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Hintegrering fo when hell'sdire agent found, The name of Godly he may blush to bear; St Wie breng virtue fcarce maintain d her Is 't after God's own heart to cheat his heir ?
He to his brother gives fupreme conmand,
Tis tree, le grants thepeople all they crave; He meditates revenge who least complains:
so when kingsare negligent or weak? [break, Till at the last, his time for fury found, Lechin give en till he can give no more,
He shoots withfuddenvengeancefromtheground; The thrifty lanhedrim fhall keep him poor; The proftrate vulgar paffes o'er and spares, Anaimeekel which he can receive But with a lordly rage his hunters tears. Sal cost a limb of his prerogative. Your case no tame expedients will afford : Topy him with new plots ihall be my care, Resolve on death, or conquest by the sword,
lange him deep in some expensive war; Which for no less a ftake than life you draw; Wer shen his treasure can no more fupply, And self-defence is nature's eldest law. Pent, with the remains of kingship, buy. Leave the warm people no considering time; His fall friends, our jealousies and fears For then rebellion may be thought a crime.
jesuítes, and Pharaoh's pensioners ; Avail yourself of what occasion gives, Mam when our fury from his aid has torn, But try your title while your father lives : The fol ke naked left to public scorn. And, that your arms may have a fair pretence,
zat facceflor, whom I fear and hate, Proclaim you take them in the king's defence; arts have made obnoxious to the state; Whose sacred life each moment would expose me'd all his virtues to his overthrow, To plots, from seeming friends and secret foes. ad gaind our elders to pronounce a foe. And, who can found the depth of David's soul? nicht, for sums of necessary gold, Perhaps his fear his kindnefs may controul.
be pawnd, and afterwards be fold; He fears his brother, though he loves his son, i time fhall ever-wanting David draw For plighted vows too late to be undone. Topi pour donbtful title into law: If so, by force he wishes to be gain’d: fest, te people have a right fupreme Like women's lechery to seem constrain d.
. Douht not: but, when he most affects the frown, Aspire is no more than pow'r in trust, Commit a pleasing rape upon the crown.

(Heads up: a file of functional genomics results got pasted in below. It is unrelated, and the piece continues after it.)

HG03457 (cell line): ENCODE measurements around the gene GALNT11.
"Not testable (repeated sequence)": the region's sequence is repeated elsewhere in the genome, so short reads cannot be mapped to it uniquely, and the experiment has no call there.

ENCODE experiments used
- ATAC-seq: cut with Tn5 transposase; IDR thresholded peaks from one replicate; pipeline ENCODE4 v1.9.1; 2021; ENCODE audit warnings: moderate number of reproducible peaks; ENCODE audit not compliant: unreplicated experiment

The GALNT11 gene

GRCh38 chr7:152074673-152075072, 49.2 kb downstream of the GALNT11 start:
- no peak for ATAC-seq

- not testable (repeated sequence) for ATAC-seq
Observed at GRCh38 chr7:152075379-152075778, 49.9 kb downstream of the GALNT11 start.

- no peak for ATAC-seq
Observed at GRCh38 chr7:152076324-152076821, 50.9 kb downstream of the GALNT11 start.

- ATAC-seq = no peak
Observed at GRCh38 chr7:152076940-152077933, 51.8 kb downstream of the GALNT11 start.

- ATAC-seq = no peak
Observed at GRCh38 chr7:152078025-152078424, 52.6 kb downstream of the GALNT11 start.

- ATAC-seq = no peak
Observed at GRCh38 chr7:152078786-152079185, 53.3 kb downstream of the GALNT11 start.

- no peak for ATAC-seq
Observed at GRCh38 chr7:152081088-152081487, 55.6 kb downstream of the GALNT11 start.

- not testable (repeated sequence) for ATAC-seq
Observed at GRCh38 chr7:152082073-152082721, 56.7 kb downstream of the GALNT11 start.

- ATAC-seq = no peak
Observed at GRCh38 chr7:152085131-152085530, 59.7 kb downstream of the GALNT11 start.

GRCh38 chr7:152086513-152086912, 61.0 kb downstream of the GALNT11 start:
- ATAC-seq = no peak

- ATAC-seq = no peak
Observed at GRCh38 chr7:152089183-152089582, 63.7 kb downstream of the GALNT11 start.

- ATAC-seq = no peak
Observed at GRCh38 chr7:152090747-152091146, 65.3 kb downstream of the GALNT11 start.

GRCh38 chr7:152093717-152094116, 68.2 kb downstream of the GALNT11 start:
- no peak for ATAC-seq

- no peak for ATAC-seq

Ltd, when resum d, can be no longer just. Secure his person to secure your cause : talon, for the general good desiga'd, They who possess the prince possess the laws. faits on wrong a nation cannot bind;
He said: and this advice above the rest, altring that the people can relieve, With Abfalom's mild nature suited best; Tete: oue fuffer than a nation grieve. Unblam'd of life, ambition set aside, Dhe Jews well know their powr: ere Saul they Not staind with cruelty, nor puff d’with pride.
God was their king, and God they durst depose. Had higher plac'd his birth, or not so high! Boge don your piety, your filial name, His kingly virtues might have claim'd a throne,
A taber's right, and fear of future fame; And bless'd all other countries but his own.
; Strong were his hopes a rival to remove,
And popularly profecute the plot. Or let his kindness by th' effects be tried, To further this, Achitophel unites
The malcontents of all the Ifraelites; A better proof than to anoint him king? God fid, he lord your father; could he bring Whose diff'ring parties he could wisely join,
For feveral ends, to serve the same design.
, The belt, and of the princes fome were such, Who gave so fair a flock as Ifrael.
Who thought the pow'r of monarchy too much;
, Miftaken inen, and patriots in their hearts ; What means he then to alienate the crown? Not wicked, but feduc'd by impious arts;
By these the springs of property were bent, | He laugh'd himself from court; then fought Andwound so high, theycrack’dthe government. By forming parties, but could ne'er be ch
The next for int'rest sought t'embroil the state, For, spite of him, the weight of business To sell their duty at a dearer rate,